Editor: Please give a brief snapshot of how microfinance has spread from Bangladesh around the world.
Richards: Microfinance, the concept of making loans as small as $20 to an entrepreneur in a developing country so he or she can build a business, has grown exponentially over the past 15 to 20 years. While it sounds innovative and exotic, in practice in its simplest form it involves mobilizing community savings and then using that funding source to make creditworthy loans. So it is very much akin to a credit union or savings and loan, and similar to the U.S. banking system of 75 years ago. A key feature of microfinance is finding creative ways to ensure repayment of loans in places where credit checks, title to collateral and lien creation and enforcement mechanisms are poor or non-existent. This is done in a number of ways, including accepting non-traditional collateral and fostering community involvement in loan repayment. Muhammad Yunus of Bangladesh is credited as a major pioneer of the movement. Although it has its critics, most observers would say the movement has been a huge success and it has certainly been transformative. There are hundreds of millions of people worldwide involved with their local microfinance institutions, which have heavily penetrated Latin America, Asia and much of Africa. Most microfinance institutions are locally run, often with little oversight, and are financially fragile. So the next stage of the movement, in my view, should be to integrate the microfinance networks more into national economies, provide the supporting services of a central bank and an FDIC-type institution, and developing sound oversight.
There has been a lot of debate about whether microfinance can be an effective economic development tool in the U.S. Based on my own involvement, I don’t think the developing world model would be effective here. The problem abroad is an inability to access capital, whereas most Americans can obtain some form of seed capital, even if from a credit card. Job training and financial education need to play significant roles in domestic grassroots entrepreneurialism of at-risk people.
After my experience in Africa, I have been fortunate to have institutional clients who are involved with the overall funding of microfinance programs. So, I have been involved in microfinance at the grassroots level and at a macro level.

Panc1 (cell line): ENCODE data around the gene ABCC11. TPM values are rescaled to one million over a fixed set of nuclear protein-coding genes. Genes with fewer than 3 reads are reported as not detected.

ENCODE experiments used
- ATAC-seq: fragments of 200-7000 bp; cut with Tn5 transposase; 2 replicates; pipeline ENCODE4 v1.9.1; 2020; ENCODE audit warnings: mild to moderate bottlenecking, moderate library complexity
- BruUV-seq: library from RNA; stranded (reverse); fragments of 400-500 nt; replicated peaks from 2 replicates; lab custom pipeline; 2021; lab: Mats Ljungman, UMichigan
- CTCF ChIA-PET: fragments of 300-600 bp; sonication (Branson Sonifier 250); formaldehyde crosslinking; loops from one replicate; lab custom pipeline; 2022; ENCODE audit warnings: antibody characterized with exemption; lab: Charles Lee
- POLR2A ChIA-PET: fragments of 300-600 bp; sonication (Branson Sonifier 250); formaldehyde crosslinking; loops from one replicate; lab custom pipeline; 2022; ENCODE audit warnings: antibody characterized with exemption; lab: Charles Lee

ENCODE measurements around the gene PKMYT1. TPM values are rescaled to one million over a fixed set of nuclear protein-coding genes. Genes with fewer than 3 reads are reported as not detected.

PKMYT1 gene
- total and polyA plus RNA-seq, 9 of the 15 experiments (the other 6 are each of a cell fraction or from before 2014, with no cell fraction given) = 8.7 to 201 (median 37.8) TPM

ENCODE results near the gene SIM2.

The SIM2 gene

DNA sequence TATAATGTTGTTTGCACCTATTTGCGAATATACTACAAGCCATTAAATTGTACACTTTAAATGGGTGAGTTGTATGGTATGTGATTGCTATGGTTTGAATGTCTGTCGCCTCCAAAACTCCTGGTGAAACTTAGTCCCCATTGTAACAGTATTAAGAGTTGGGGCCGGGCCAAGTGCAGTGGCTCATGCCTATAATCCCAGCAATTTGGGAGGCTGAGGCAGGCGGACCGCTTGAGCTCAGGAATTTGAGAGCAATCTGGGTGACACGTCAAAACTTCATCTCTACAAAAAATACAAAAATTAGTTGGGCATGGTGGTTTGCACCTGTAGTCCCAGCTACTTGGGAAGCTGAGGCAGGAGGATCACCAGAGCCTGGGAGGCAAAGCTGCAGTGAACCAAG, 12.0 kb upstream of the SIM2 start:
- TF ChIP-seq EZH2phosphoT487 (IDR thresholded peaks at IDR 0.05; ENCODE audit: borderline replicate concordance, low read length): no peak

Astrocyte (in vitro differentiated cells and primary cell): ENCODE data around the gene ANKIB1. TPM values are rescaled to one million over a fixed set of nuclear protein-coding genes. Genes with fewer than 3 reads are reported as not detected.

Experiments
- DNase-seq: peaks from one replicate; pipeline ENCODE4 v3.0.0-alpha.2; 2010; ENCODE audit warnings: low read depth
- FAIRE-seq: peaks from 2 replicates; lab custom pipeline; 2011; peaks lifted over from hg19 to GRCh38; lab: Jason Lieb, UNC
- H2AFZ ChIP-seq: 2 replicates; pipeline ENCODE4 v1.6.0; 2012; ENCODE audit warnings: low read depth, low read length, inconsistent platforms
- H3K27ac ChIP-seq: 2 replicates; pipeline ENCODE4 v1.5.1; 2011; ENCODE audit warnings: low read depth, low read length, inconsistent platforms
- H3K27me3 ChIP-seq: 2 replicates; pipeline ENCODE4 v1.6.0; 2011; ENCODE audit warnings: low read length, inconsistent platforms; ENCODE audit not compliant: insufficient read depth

Editor: Besides the customary forms of use of letters of credit and bills of lading, are you seeing more international trades being done on open account today? What instrumentality is being used to protect collateral?
Richards: With my own clients, I’ve seen the value of the Export-Import Bank of the United States (“Ex-Im Bank”), our federal export credit agency. It was chartered about 75 years ago to address the particular risks and difficulties faced by exporters, which include political risks such as war, expropriation, confiscatory taxation and inconvertible currency, and commercial risks such as bankruptcy and the problem of long-distance contractual enforcement. On top of this, foreign buyers in developing countries often don’t have liquid means to pay for goods they are importing because of their underdeveloped banking systems and capital markets. The result is that U.S. lenders are often reluctant to finance exports and will even curtail working capital lines of credit to finance the manufacturing process out of concern for the risks to cash flow that will cover repayment. The transactional costs of letter of credit facilities to address these issues is especially burdensome on sales by smaller manufacturers.